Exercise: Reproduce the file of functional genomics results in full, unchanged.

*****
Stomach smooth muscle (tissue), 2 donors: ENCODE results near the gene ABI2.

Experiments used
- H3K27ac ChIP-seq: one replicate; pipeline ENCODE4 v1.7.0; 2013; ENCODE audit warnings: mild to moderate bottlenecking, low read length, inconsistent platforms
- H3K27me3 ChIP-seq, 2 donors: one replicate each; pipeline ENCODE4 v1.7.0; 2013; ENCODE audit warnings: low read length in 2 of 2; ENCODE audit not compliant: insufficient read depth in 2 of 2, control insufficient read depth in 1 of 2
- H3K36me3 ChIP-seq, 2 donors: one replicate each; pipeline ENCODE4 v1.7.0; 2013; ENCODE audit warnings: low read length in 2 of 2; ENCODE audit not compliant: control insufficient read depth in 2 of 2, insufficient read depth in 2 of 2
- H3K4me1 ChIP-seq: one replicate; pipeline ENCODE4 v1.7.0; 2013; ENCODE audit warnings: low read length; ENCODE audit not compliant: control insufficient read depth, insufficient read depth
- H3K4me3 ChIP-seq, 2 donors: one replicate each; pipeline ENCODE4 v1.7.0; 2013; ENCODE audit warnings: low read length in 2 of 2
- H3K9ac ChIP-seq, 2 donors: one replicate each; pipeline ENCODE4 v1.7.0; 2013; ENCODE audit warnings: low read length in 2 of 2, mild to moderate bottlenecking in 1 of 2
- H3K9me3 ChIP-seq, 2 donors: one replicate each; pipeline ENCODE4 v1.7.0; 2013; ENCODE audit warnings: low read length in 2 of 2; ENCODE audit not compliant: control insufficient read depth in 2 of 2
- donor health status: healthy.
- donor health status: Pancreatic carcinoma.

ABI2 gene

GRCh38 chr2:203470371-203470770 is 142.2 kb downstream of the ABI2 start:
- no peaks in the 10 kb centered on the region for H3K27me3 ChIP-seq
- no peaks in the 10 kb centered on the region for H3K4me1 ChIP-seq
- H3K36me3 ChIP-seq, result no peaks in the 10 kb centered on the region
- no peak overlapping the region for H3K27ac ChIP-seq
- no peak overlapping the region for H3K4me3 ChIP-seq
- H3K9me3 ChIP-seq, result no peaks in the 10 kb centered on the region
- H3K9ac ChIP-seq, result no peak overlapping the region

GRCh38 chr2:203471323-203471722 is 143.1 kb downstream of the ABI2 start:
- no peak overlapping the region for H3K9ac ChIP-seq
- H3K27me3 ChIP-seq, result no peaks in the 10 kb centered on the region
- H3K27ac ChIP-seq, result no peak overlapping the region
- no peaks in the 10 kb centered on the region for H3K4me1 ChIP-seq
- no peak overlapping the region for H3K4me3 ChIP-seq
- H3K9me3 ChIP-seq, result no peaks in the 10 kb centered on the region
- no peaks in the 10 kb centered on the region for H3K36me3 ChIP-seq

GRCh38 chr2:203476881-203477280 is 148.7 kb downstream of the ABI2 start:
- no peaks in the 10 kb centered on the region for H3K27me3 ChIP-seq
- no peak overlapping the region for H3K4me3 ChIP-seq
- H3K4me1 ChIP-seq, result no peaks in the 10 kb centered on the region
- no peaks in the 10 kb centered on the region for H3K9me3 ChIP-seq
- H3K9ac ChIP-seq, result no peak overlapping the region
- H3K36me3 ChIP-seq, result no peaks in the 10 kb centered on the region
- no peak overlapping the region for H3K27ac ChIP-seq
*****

Stomach smooth muscle (tissue), 2 donors: ENCODE results near the gene ABI2.

Experiments used
- H3K27ac ChIP-seq: one replicate; pipeline ENCODE4 v1.7.0; 2013; ENCODE audit warnings: mild to moderate bottlenecking, low read length, inconsistent platforms
- H3K27me3 ChIP-seq, 2 donors: one replicate each; pipeline ENCODE4 v1.7.0; 2013; ENCODE audit warnings: low read length in 2 of 2; ENCODE audit not compliant: insufficient read depth in 2 of 2, control insufficient read depth in 1 of 2
- H3K36me3 ChIP-seq, 2 donors: one replicate each; pipeline ENCODE4 v1.7.0; 2013; ENCODE audit warnings: low read length in 2 of 2; ENCODE audit not compliant: control insufficient read depth in 2 of 2, insufficient read depth in 2 of 2
- H3K4me1 ChIP-seq: one replicate; pipeline ENCODE4 v1.7.0; 2013; ENCODE audit warnings: low read length; ENCODE audit not compliant: control insufficient read depth, insufficient read depth
- H3K4me3 ChIP-seq, 2 donors: one replicate each; pipeline ENCODE4 v1.7.0; 2013; ENCODE audit warnings: low read length in 2 of 2
- H3K9ac ChIP-seq, 2 donors: one replicate each; pipeline ENCODE4 v1.7.0; 2013; ENCODE audit warnings: low read length in 2 of 2, mild to moderate bottlenecking in 1 of 2
- H3K9me3 ChIP-seq, 2 donors: one replicate each; pipeline ENCODE4 v1.7.0; 2013; ENCODE audit warnings: low read length in 2 of 2; ENCODE audit not compliant: control insufficient read depth in 2 of 2
- donor health status: healthy.
- donor health status: Pancreatic carcinoma.

ABI2 gene

GRCh38 chr2:203470371-203470770 is 142.2 kb downstream of the ABI2 start:
- no peaks in the 10 kb centered on the region for H3K27me3 ChIP-seq
- no peaks in the 10 kb centered on the region for H3K4me1 ChIP-seq
- H3K36me3 ChIP-seq, result no peaks in the 10 kb centered on the region
- no peak overlapping the region for H3K27ac ChIP-seq
- no peak overlapping the region for H3K4me3 ChIP-seq
- H3K9me3 ChIP-seq, result no peaks in the 10 kb centered on the region
- H3K9ac ChIP-seq, result no peak overlapping the region

GRCh38 chr2:203471323-203471722 is 143.1 kb downstream of the ABI2 start:
- no peak overlapping the region for H3K9ac ChIP-seq
- H3K27me3 ChIP-seq, result no peaks in the 10 kb centered on the region
- H3K27ac ChIP-seq, result no peak overlapping the region
- no peaks in the 10 kb centered on the region for H3K4me1 ChIP-seq
- no peak overlapping the region for H3K4me3 ChIP-seq
- H3K9me3 ChIP-seq, result no peaks in the 10 kb centered on the region
- no peaks in the 10 kb centered on the region for H3K36me3 ChIP-seq

GRCh38 chr2:203476881-203477280 is 148.7 kb downstream of the ABI2 start:
- no peaks in the 10 kb centered on the region for H3K27me3 ChIP-seq
- no peak overlapping the region for H3K4me3 ChIP-seq
- H3K4me1 ChIP-seq, result no peaks in the 10 kb centered on the region
- no peaks in the 10 kb centered on the region for H3K9me3 ChIP-seq
- H3K9ac ChIP-seq, result no peak overlapping the region
- H3K36me3 ChIP-seq, result no peaks in the 10 kb centered on the region
- no peak overlapping the region for H3K27ac ChIP-seq